The former Chlor-Alkali facility was historically located on a parcel approximately 4.6 acres in size on the east bank of the Androscoggin River just downstream of the Sawmill Dam in Berlin, New Hampshire.
From 1898 to the 1960s, chlorine and other chemicals (caustic soda, hydrogen, and chloroform) were produced using electrolytic cells in “cell houses” on the property. Diaphragm and mercury cells produced chlorine for use in the manufacture of paper at the adjacent pulp mill. Most of the onsite structures were razed and buried on site in the 1960s. The property is currently vacant and owned by the bankrupt Pulp and Paper of America, LLC.
Since 1997, various site investigations have determined that there is soil contaminated with mercury at concentrations significantly above DES’s soil standards. Site groundwater also exceeds the Ambient Groundwater Quality Standards for mercury, lead, arsenic, chloroform, and dichloromethane (methylene chloride). Elemental mercury has been observed in the bedrock fissures along the Androscoggin River located directly adjacent to the site.
There is currently a fish consumption advisory for the Androscoggin River from Berlin downstream to the Maine border due to elevated concentrations of dioxins (DES fact sheet on “Mercury and Other Pollutants in Fish”). All populations are advised against consuming any fish from this portion of the river. People who disregard the advisory and eat fish caught in this segment of the river could be exposed to contaminant levels that exceed safe eating guidelines.
Seven rare bird species are known to live or feed close to the Androscoggin River near the site and could therefore be harmed by the contaminants being released from the site; these are the bald eagle, peregrine falcon, common nighthawk, northern harrier, osprey, common loon, and Cooper’s hawk.
In 1999, Crown Vantage Paper Company, in preparation for sale of said property to Pulp and Paper of America, conducted closure activities intended to isolate contamination at the site from the surrounding environment. The remaining cell house building was demolished and disposed on-site, a slurry wall was constructed on two sides of the property, and an impermeable cap was constructed over most of the property to inhibit rain from percolating into the area containing demolition debris and other contaminated media. However, water continues to flow from a drainage pipe from the capped area to the river, indicating that groundwater seepage into the capped area is still occurring. To address the mercury seeping through bedrock cracks into the Androscoggin River, grout was injected into some of the bedrock cracks and visible mercury was collected from the river and its bank. Despite these response activities, mercury continues to seep into the Androscoggin River adjacent to the site.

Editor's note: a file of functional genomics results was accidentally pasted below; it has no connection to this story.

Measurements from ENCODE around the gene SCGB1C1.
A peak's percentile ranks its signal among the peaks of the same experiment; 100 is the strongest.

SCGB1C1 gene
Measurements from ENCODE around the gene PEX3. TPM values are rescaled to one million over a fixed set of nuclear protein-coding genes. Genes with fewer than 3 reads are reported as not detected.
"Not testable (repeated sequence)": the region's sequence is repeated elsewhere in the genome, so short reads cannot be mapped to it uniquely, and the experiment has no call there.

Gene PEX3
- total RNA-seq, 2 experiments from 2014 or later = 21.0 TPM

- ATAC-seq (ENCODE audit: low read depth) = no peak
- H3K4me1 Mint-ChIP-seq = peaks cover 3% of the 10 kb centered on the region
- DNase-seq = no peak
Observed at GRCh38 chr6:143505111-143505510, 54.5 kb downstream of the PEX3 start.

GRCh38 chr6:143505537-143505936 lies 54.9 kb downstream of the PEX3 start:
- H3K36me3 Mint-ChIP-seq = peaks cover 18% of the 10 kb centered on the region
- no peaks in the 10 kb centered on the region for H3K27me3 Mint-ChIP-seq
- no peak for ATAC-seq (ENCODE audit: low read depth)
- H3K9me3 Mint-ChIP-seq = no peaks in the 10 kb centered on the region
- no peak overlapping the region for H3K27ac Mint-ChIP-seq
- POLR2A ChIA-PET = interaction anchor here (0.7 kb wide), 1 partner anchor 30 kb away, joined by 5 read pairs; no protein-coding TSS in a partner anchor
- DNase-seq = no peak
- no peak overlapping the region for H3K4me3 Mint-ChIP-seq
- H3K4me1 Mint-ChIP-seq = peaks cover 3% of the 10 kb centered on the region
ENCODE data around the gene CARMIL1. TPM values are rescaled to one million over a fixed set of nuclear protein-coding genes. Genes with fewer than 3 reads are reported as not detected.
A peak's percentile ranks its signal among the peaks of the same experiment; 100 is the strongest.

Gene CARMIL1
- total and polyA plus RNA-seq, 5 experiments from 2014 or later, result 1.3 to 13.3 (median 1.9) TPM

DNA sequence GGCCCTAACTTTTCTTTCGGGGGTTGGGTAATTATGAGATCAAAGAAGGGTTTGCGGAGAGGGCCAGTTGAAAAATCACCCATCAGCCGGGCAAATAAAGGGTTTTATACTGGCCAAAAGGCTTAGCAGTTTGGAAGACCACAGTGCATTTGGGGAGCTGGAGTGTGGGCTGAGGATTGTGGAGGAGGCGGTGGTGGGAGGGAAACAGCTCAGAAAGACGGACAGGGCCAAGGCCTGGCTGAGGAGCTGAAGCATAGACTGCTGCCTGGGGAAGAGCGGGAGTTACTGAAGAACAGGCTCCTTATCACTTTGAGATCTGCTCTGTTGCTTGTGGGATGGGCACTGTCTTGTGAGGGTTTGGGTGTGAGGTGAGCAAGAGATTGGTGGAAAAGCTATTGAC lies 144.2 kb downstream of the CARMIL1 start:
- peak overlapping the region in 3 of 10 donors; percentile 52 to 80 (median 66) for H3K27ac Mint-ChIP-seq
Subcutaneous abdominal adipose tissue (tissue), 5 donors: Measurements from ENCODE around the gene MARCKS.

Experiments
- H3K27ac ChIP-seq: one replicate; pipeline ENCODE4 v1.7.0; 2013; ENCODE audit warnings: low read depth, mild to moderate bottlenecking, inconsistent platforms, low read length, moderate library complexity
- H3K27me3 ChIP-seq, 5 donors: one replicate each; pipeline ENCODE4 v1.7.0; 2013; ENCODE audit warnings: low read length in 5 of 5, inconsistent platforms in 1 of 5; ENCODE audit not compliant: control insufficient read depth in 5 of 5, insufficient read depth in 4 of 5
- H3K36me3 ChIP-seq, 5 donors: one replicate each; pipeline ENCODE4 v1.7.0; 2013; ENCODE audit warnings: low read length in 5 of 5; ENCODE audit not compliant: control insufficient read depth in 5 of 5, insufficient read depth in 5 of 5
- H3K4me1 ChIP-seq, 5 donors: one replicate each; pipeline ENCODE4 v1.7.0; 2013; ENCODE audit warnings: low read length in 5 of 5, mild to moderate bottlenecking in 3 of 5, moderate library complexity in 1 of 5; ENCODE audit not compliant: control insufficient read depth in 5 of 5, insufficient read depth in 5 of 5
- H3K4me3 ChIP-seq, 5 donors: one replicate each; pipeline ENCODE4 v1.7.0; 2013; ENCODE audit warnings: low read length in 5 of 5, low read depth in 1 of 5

Between 1999 and 2006, the New Hampshire Department of Environmental Services removed approximately 140 pounds of mercury and mercury-containing debris and sediments from the river and its banks.
The site was listed on the National Priorities List (Superfund) in September 2005, making cleanup activities eligible for federal funding. The first stage of the Superfund process, the remedial investigation (RI), began in September 2006, with EPA conducting limited sediment and surface water sampling in the Androscoggin River. EPA conducted additional limited sediment and surface water sampling in the River in 2007. EPA held an RI-kickoff meeting with their selected Remedial Action Contractor, Nobis Engineering Inc., on July 31, 2007. However, the full-scale RI field activities did not begin until summer 2009, concluding in 2011. Draft RI September 2012. A final Remedial Investigation/Feasibility Study is scheduled for completion in late 2012. March 2013 ROD.
The city of Berlin established a Reuse Planning Committee in December 2007, as a result of a redevelopment grant awarded by EPA. The committee was comprised of community, economic, and cultural stakeholders from Berlin and the surrounding communities (DES was also represented). The purpose of the committee was to generate a reasonably anticipated future use for the site that would feed into the cleanup decision framework when evaluating remedial alternatives for the site. The committee findings were summarized in a December 2008 final report suggesting that the anticipated future use at the site would be light commercial combined with recreation/heritage corridor functions. Outstanding issues that the report identified as needing resolution before the site would be available for reuse include: (1) property ownership transfer from defunct corporation to viable entity; and (2) negotiated agreements with abutting property owners to allow for vehicular and foot traffic access through these properties to the site.